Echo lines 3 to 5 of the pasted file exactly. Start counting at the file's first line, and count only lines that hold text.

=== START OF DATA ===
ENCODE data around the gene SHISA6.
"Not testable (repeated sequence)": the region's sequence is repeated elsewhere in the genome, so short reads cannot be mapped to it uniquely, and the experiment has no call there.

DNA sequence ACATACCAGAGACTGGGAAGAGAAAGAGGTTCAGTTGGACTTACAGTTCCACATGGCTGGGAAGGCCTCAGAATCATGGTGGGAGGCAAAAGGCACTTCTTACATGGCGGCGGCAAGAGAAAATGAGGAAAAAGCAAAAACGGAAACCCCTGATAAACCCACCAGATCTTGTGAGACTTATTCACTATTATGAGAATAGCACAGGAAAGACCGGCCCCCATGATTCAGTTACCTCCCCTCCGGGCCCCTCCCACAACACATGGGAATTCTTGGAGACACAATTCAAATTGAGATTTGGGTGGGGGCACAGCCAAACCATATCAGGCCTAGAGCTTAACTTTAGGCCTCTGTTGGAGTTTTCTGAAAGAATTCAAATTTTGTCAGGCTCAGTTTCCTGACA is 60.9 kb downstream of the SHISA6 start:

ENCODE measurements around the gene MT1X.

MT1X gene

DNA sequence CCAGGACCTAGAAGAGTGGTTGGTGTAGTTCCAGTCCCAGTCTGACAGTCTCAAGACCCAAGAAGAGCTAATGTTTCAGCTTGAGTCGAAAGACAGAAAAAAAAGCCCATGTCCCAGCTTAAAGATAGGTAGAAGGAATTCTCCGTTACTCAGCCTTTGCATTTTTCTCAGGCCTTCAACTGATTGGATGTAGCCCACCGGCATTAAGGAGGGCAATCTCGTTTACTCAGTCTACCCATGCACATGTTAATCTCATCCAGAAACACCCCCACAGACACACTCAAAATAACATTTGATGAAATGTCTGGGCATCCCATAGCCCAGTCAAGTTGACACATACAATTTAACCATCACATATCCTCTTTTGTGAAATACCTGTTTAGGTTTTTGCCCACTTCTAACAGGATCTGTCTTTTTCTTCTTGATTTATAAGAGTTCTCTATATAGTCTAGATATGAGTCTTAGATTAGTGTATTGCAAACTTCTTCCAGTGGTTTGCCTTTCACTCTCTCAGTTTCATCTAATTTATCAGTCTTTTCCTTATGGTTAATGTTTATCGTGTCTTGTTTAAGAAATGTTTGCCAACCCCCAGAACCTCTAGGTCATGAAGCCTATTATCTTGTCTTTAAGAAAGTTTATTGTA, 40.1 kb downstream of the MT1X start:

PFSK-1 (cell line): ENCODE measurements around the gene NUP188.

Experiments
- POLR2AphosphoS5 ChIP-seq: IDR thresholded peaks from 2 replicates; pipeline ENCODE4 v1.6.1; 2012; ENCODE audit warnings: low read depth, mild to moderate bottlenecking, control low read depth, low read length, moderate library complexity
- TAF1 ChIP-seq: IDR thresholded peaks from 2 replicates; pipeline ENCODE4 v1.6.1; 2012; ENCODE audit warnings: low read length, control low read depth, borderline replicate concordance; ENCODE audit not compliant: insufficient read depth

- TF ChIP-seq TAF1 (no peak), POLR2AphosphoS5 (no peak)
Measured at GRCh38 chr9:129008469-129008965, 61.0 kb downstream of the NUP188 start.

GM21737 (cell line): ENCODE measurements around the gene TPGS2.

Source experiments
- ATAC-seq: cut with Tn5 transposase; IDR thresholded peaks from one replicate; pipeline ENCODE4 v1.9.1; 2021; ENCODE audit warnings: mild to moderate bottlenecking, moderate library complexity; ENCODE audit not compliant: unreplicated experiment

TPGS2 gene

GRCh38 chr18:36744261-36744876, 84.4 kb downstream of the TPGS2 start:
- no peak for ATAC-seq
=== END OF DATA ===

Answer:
DNA sequence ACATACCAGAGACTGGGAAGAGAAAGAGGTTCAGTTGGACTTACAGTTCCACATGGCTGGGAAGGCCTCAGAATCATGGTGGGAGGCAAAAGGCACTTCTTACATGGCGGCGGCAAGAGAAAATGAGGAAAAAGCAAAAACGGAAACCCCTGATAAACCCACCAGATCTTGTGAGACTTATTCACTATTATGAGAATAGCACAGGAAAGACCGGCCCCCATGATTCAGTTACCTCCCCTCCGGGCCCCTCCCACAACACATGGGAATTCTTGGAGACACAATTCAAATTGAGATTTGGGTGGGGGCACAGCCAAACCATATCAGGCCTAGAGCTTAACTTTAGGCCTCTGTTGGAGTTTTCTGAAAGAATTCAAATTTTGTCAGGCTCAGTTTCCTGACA is 60.9 kb downstream of the SHISA6 start:

ENCODE measurements around the gene MT1X.

MT1X gene